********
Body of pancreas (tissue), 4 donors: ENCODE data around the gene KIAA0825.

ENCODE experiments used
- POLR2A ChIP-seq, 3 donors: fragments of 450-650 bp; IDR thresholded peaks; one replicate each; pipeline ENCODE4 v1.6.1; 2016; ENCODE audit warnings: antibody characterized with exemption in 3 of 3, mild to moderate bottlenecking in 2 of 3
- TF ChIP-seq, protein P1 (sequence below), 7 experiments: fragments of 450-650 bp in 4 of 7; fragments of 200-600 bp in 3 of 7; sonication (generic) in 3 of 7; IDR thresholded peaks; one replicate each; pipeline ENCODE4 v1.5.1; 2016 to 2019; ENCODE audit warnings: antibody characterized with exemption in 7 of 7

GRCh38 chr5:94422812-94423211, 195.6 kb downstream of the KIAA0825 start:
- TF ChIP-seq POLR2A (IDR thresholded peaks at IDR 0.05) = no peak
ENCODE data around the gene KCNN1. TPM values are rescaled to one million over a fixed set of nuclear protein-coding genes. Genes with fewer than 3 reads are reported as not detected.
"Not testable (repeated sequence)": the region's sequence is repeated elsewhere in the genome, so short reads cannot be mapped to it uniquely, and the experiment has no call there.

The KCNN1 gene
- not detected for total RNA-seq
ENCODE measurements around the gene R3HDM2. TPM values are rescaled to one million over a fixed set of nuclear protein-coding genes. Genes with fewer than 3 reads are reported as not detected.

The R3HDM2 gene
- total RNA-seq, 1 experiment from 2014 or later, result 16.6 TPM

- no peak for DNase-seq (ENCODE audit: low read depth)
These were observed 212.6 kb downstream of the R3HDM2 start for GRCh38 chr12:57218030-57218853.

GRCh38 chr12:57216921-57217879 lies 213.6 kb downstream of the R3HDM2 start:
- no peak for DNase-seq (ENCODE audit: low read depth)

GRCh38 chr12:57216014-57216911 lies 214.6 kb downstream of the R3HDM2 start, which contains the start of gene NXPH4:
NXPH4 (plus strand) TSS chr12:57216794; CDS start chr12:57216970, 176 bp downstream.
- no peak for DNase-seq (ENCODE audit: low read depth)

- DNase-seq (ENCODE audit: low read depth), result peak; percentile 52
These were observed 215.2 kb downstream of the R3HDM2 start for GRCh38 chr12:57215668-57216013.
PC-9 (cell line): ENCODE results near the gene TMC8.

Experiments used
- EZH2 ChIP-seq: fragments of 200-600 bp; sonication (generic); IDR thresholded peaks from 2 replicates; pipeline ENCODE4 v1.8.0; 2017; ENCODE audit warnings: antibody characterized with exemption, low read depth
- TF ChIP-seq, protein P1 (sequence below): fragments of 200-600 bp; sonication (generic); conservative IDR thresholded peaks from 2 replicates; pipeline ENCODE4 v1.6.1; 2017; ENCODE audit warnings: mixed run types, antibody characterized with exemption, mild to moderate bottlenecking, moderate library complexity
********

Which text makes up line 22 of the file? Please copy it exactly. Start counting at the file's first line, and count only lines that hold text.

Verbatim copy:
These were observed 215.2 kb downstream of the R3HDM2 start for GRCh38 chr12:57215668-57216013.